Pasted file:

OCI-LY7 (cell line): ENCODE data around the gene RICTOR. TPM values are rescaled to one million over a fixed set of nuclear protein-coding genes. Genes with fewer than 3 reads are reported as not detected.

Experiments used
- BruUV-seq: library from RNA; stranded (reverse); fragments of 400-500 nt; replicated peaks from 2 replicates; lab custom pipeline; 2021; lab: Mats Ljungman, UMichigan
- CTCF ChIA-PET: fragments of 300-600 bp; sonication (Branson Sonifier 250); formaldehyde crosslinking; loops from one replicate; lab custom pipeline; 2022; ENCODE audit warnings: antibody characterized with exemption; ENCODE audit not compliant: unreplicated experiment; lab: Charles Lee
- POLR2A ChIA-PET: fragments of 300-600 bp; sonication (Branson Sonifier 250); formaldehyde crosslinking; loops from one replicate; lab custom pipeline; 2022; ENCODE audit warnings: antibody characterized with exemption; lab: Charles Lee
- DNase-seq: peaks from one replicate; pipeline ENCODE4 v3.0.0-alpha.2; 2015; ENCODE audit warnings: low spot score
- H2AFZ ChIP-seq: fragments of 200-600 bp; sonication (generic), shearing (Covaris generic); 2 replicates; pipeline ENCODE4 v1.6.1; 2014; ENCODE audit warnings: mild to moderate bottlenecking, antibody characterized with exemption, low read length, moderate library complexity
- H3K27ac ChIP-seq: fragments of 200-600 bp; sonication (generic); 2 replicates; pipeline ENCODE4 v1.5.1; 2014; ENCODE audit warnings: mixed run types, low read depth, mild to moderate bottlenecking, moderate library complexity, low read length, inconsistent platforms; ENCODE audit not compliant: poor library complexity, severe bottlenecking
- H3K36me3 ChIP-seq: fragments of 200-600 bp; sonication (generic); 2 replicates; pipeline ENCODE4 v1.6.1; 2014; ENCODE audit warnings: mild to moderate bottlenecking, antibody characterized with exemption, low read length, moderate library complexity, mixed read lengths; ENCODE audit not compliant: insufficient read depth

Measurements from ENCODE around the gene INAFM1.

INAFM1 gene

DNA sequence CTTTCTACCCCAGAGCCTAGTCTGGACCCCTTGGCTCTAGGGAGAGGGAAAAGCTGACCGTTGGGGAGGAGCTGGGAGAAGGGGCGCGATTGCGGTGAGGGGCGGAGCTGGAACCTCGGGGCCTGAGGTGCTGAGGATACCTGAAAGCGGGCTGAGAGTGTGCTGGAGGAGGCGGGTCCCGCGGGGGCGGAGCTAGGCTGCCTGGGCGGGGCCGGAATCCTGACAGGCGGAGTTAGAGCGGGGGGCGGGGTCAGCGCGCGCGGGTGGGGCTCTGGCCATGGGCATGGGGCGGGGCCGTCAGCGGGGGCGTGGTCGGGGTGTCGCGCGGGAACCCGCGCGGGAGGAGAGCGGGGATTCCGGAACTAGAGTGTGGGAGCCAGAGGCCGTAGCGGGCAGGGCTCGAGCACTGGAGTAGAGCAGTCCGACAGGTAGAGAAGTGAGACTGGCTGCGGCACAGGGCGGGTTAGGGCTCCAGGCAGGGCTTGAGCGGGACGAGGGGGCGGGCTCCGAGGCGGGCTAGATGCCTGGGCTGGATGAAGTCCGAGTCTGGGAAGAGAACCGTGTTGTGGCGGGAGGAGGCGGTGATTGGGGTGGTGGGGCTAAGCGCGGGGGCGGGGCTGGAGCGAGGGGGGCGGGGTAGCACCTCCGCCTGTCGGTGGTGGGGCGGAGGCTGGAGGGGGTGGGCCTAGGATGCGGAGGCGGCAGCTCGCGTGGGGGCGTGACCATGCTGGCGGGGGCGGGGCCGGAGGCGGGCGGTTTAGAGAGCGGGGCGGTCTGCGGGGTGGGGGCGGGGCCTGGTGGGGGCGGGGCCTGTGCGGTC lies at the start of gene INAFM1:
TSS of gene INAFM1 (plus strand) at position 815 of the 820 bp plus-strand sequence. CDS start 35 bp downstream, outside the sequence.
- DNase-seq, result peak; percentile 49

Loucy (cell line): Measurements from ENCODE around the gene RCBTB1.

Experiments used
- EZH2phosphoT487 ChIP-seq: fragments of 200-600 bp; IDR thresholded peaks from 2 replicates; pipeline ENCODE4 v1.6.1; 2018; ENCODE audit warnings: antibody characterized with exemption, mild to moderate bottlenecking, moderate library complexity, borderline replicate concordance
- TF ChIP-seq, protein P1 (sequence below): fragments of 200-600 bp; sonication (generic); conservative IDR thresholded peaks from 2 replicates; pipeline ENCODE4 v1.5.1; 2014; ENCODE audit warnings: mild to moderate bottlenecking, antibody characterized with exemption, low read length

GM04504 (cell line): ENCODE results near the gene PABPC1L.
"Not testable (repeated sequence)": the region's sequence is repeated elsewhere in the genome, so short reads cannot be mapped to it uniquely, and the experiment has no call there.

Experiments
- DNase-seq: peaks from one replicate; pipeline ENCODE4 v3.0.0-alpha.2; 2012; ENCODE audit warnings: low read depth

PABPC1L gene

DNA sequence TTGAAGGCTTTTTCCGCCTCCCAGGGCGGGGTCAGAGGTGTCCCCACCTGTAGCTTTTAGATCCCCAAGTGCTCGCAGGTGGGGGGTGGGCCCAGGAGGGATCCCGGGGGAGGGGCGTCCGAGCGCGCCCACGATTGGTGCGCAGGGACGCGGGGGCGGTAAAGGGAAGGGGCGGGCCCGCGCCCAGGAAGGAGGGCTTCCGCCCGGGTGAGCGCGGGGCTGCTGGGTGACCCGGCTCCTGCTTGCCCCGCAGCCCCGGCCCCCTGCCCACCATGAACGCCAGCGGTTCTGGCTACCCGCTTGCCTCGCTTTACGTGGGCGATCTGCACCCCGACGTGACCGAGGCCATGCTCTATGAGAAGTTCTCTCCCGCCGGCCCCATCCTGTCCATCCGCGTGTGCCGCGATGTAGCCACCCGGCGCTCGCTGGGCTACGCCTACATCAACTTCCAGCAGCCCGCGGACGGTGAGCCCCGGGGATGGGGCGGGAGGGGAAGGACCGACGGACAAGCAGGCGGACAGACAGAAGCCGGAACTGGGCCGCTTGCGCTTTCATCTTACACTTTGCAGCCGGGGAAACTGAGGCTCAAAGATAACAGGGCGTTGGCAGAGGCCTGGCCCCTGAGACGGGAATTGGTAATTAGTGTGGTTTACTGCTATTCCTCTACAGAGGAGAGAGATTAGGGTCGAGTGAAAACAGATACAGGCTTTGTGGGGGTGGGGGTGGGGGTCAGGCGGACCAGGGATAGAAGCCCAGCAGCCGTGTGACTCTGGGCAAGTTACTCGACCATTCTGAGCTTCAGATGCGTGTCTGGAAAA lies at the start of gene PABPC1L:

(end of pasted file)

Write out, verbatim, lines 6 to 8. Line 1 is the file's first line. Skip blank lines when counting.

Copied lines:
- DNase-seq: peaks from one replicate; pipeline ENCODE4 v3.0.0-alpha.2; 2015; ENCODE audit warnings: low spot score
- H2AFZ ChIP-seq: fragments of 200-600 bp; sonication (generic), shearing (Covaris generic); 2 replicates; pipeline ENCODE4 v1.6.1; 2014; ENCODE audit warnings: mild to moderate bottlenecking, antibody characterized with exemption, low read length, moderate library complexity
- H3K27ac ChIP-seq: fragments of 200-600 bp; sonication (generic); 2 replicates; pipeline ENCODE4 v1.5.1; 2014; ENCODE audit warnings: mixed run types, low read depth, mild to moderate bottlenecking, moderate library complexity, low read length, inconsistent platforms; ENCODE audit not compliant: poor library complexity, severe bottlenecking